MrConsumer, like probably millions of others, orders 90-day prescriptions for maintenance drugs via Walgreens’ mail order service at Walgreens.com and was expecting to finally earn points on these purchases. It’s not a lot of money — you earn about a dollar for every three such prescriptions ordered or reordered.

Fast forward to February 2016. MrConsumer wondered how many points he had accumulated on prescriptions over the past nine months or so, so he checked his balance. A surprising ZERO was earned. He then wrote to customer service asking what happened and got this response:

*MOUSE PRINT:

Regretfully, you do only earn points for prescriptions if you fill your medications locally, rather than via Mail Order. Also, I have included a link to the Balance Rewards Terms and Conditions so that you may locate this information, if you would like to look.

That link to their February 2016 terms and conditions said nothing about online prescriptions being excluded from earning points. In fact, it said the opposite:

*MOUSE PRINT:

With the exception of photo orders (which require “store pickup” in order to earn Points), items ordered online and delivered to your home will earn Points as they would if purchased in store.

Now fast forward again to last week. Their website as of January 24, 2017 continued to advertise that you get 100/300 points for filling prescriptions both in-store and online, and that all prescriptions earn points:

Points online and in-store

– – –
All earn points

Note: footnote references shown above only relate to an exclusion in three states.

And this 2017 national television commercial also proclaims that all prescriptions earn points:

Walgreens TV ad

So, we asked Walgreens’ PR folks last Monday (January 23) why points were not provided as represented in advertisements and in multiples places on their website, and wanted to know what they were going to do to resolve the issue. In a statement, Walgreens replied:

“As stated on our website in the Frequently Asked Questions, only prescriptions picked up in-store are eligible to earn Balance Rewards points at this time. We are always appreciative of customer and member feedback, and take it into consideration as we continually review program materials. We apologize for any confusion this may have caused.” – Emily Hartwig-Mekstan, Walgreens Media Relations Manager

Rather than admitting that the company unintentionally or carelessly goofed and that they would immediately fix the misleading representations, (or perish the thought, go back and make consumers whole), they suggested all was fine because one FAQ revealed the true facts. Incidentally, the main page for program details about Balance Rewards has no such FAQ except as it relates to drugs for pets and children. Only in the general help section for Walgreens.com under Balance Rewards, nowhere near where the points earning claims are made, is there a question among three dozen others that discloses that only prescriptions picked up in-store can earn rewards.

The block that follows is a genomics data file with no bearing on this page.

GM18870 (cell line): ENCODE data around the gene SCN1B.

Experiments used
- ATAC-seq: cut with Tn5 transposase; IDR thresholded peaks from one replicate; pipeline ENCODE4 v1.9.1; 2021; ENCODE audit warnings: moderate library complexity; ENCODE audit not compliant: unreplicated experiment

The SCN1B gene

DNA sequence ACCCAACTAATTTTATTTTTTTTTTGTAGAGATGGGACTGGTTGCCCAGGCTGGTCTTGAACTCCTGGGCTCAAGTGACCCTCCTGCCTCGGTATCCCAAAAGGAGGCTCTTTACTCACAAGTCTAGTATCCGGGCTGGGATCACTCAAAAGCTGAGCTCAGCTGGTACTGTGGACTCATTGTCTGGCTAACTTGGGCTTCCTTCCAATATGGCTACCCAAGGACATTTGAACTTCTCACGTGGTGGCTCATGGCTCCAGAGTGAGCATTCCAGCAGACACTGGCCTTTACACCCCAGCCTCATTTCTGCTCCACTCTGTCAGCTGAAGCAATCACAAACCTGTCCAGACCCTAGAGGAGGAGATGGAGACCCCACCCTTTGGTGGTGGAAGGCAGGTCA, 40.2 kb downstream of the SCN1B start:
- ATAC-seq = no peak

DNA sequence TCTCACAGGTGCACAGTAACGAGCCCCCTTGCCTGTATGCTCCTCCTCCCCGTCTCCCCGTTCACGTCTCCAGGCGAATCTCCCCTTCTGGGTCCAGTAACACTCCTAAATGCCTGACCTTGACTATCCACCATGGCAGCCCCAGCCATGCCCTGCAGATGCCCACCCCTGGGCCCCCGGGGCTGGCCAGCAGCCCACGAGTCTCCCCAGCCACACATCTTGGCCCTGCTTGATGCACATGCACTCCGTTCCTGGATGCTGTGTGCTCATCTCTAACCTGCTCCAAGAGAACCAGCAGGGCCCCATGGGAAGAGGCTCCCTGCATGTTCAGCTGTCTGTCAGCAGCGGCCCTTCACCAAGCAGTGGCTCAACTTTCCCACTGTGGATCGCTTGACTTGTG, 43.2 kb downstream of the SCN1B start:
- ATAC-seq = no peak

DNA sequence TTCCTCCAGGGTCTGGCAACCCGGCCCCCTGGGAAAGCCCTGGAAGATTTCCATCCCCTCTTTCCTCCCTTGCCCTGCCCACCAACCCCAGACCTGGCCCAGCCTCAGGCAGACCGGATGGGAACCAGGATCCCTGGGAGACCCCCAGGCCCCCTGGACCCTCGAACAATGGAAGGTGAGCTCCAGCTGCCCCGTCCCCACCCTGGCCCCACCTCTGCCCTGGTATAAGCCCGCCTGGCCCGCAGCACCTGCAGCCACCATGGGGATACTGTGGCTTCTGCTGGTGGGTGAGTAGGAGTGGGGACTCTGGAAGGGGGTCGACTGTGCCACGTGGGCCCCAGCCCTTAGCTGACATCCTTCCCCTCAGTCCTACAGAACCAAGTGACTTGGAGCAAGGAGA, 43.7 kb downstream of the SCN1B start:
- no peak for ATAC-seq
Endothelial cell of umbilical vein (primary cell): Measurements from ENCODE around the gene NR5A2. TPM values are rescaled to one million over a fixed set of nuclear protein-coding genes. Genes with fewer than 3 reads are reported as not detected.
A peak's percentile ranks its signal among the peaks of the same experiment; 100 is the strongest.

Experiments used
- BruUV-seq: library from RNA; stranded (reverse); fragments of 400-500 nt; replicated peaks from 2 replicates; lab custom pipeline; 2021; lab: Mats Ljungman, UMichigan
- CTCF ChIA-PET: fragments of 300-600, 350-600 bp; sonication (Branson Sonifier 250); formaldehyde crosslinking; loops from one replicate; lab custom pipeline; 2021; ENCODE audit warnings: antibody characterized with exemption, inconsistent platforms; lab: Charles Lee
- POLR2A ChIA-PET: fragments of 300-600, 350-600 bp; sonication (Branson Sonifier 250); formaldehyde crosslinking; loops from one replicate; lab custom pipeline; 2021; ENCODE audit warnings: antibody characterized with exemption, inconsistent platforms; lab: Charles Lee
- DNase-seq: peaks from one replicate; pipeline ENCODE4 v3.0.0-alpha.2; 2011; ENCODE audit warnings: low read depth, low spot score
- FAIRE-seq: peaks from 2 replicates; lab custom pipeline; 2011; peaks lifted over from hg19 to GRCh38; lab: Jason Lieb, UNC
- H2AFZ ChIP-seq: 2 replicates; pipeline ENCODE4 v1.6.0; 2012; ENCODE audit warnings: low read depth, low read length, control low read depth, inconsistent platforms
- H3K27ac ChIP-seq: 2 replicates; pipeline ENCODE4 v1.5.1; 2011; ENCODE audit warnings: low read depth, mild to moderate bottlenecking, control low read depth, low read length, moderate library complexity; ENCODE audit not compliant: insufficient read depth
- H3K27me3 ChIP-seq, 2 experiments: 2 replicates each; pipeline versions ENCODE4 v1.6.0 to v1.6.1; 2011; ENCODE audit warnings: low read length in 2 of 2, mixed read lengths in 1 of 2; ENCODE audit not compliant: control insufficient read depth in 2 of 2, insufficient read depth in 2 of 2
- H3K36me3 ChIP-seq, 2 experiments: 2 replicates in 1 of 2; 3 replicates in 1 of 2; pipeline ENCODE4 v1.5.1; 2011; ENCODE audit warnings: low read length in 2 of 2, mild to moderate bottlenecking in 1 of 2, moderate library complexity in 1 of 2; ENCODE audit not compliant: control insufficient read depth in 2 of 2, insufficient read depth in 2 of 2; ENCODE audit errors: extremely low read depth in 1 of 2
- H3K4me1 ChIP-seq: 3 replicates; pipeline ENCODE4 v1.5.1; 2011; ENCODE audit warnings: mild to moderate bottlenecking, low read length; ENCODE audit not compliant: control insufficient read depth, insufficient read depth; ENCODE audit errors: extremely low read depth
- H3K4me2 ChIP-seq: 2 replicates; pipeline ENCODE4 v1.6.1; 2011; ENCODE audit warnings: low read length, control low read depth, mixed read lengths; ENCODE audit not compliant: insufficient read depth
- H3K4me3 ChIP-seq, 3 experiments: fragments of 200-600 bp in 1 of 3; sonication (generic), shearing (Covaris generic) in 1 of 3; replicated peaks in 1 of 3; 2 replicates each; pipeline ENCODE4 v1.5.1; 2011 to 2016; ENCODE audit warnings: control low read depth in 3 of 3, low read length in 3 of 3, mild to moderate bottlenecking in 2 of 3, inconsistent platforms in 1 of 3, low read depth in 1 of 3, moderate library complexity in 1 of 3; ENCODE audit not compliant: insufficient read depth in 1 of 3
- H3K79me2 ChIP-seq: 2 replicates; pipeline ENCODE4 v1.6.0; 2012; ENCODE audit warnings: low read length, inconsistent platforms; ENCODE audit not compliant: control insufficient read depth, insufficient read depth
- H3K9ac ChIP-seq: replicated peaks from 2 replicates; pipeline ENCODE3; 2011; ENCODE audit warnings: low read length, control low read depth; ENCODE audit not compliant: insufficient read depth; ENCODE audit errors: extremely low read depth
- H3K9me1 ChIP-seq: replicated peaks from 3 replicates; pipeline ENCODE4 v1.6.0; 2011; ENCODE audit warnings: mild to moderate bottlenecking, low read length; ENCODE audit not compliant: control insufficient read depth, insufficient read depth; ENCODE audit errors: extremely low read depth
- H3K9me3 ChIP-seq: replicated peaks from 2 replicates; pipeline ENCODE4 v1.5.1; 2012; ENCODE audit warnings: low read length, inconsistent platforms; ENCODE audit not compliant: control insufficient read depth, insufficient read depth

And remember that fine print terms and conditions statement (shown above) that says the only product category that requires in-store pickup to earn points is photos? Well, that was the wording until the day after our inquiry! Believe it or not, the very next day (1/24/2017) Walgreens inconspicuously amended their terms and conditions to now exclude prescriptions from earning points unless picked up in the store:

*MOUSE PRINT:

Exception added 1/24/17

What a coincidence in timing.

And to try to cover themselves on the main Balance Rewards page, a couple of days after our inquiry, they inconspicuously added a few words and a footnote to limit points earnings on prescriptions to in-store purchases only. These changes were made in the very places we had pointed out to them. We’ve highlighted their changes in red boxes below. [Compare to original.]

*MOUSE PRINT: (Use scrollbar below on the right to view.)

Walgreens Balance Rewards change


There is no word if they plan to change their television commercial.

In fiscal 2016, Walgreens filled 740 million prescriptions in its retail division, which includes mail order. It is unclear what percentage of those prescriptions were in-store versus mail order, but clearly, millions of consumers never got the likely millions of dollars of rewards that Walgreens promised.




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January 23, 2017

The New Math at Mio

Filed under: Food/Groceries,Health,Retail — Edgar (aka MrConsumer) @ 6:06 am

Mouse Print* reader Jack K. recently wrote to us complaining about Mio water enhancer. This is a little bottle of concentrated flavor that you squirt into a glass of water to give it some flavor and maybe a few vitamins, all while adding zero calories.

Mio label   Mio side label

Jack says that despite the label promising that the product makes 24 eight-ounce glasses, he was getting much less and felt shortchanged. Since the amount a customer squirts into a glass could vary each time, our intrepid consumer used a measuring spoon, following the instructions on the side of the bottle which called for using about 1/2 teaspoon per glass. Lo and behold when he emptied the bottle he had only been able to make the equivalent of 16 eight ounce glasses of flavored water — one-third less than the package promised.

We did a little math using an online conversion program to find out how many half teaspoons are actually in a bottle whose net contents are 1.62 fluid ounces (48 ml).

*MOUSE PRINT:

Mio conversion

There are about nine and three quarter teaspoons worth of syrup in those Mio containers, which is slightly less than 19-1/2 half teaspoons. So just by pure mathematics, each bottle only holds enough product to make about 19 glasses of beverage rather than the 24 claimed.

We contacted the PR folks at Kraft to ask about this discrepancy. They responded in part as follows, without directly addressing our specific math question and example:

MiO Vitamins and our other MiO products are labeled properly.

Other Mio Vitamins products yield 24 servings and have prep instructions that indicate 1 squeeze of approximately 1/2 teaspoon (~1/2 tsp) per 8 floz. We clearly label that this is 2ml/about 1/2tsp for a 1.62oz 48ml) bottle.

So, if you want 24 glasses of Mio from each bottle, you’ll just have to use your handy 2-ml measuring spoon, which, of course, no one owns.